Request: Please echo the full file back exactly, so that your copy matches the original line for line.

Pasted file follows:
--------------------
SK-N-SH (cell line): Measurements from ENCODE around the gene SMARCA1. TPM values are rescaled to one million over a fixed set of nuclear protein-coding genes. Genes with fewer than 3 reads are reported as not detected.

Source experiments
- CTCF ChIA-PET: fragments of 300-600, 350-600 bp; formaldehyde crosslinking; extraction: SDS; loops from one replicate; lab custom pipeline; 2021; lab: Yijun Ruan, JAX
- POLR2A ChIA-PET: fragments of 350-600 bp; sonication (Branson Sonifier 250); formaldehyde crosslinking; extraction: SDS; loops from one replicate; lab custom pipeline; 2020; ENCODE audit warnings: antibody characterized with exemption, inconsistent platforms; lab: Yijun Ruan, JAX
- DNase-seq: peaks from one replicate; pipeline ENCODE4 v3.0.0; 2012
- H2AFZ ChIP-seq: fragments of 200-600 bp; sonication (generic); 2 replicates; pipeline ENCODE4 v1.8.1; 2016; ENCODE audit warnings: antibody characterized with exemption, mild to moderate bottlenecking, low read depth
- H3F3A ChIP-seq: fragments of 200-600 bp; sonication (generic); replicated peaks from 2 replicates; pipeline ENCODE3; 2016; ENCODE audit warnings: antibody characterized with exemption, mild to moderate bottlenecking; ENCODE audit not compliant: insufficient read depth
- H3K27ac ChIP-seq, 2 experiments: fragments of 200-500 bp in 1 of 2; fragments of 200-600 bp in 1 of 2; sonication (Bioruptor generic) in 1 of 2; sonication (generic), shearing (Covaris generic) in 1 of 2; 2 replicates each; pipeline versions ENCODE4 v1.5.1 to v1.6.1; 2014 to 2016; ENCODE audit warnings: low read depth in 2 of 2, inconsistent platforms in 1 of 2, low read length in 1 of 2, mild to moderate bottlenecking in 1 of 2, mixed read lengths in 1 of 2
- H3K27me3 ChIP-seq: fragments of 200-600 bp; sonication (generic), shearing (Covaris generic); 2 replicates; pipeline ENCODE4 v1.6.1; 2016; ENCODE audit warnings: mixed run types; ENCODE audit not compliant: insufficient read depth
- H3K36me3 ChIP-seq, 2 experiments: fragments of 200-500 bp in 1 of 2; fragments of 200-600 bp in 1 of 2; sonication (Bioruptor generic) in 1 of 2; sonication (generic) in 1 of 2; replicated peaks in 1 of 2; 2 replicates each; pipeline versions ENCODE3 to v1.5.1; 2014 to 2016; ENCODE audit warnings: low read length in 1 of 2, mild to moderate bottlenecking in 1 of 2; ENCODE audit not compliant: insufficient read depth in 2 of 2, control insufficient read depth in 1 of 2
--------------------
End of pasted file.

SK-N-SH (cell line): Measurements from ENCODE around the gene SMARCA1. TPM values are rescaled to one million over a fixed set of nuclear protein-coding genes. Genes with fewer than 3 reads are reported as not detected.

Source experiments
- CTCF ChIA-PET: fragments of 300-600, 350-600 bp; formaldehyde crosslinking; extraction: SDS; loops from one replicate; lab custom pipeline; 2021; lab: Yijun Ruan, JAX
- POLR2A ChIA-PET: fragments of 350-600 bp; sonication (Branson Sonifier 250); formaldehyde crosslinking; extraction: SDS; loops from one replicate; lab custom pipeline; 2020; ENCODE audit warnings: antibody characterized with exemption, inconsistent platforms; lab: Yijun Ruan, JAX
- DNase-seq: peaks from one replicate; pipeline ENCODE4 v3.0.0; 2012
- H2AFZ ChIP-seq: fragments of 200-600 bp; sonication (generic); 2 replicates; pipeline ENCODE4 v1.8.1; 2016; ENCODE audit warnings: antibody characterized with exemption, mild to moderate bottlenecking, low read depth
- H3F3A ChIP-seq: fragments of 200-600 bp; sonication (generic); replicated peaks from 2 replicates; pipeline ENCODE3; 2016; ENCODE audit warnings: antibody characterized with exemption, mild to moderate bottlenecking; ENCODE audit not compliant: insufficient read depth
- H3K27ac ChIP-seq, 2 experiments: fragments of 200-500 bp in 1 of 2; fragments of 200-600 bp in 1 of 2; sonication (Bioruptor generic) in 1 of 2; sonication (generic), shearing (Covaris generic) in 1 of 2; 2 replicates each; pipeline versions ENCODE4 v1.5.1 to v1.6.1; 2014 to 2016; ENCODE audit warnings: low read depth in 2 of 2, inconsistent platforms in 1 of 2, low read length in 1 of 2, mild to moderate bottlenecking in 1 of 2, mixed read lengths in 1 of 2
- H3K27me3 ChIP-seq: fragments of 200-600 bp; sonication (generic), shearing (Covaris generic); 2 replicates; pipeline ENCODE4 v1.6.1; 2016; ENCODE audit warnings: mixed run types; ENCODE audit not compliant: insufficient read depth
- H3K36me3 ChIP-seq, 2 experiments: fragments of 200-500 bp in 1 of 2; fragments of 200-600 bp in 1 of 2; sonication (Bioruptor generic) in 1 of 2; sonication (generic) in 1 of 2; replicated peaks in 1 of 2; 2 replicates each; pipeline versions ENCODE3 to v1.5.1; 2014 to 2016; ENCODE audit warnings: low read length in 1 of 2, mild to moderate bottlenecking in 1 of 2; ENCODE audit not compliant: insufficient read depth in 2 of 2, control insufficient read depth in 1 of 2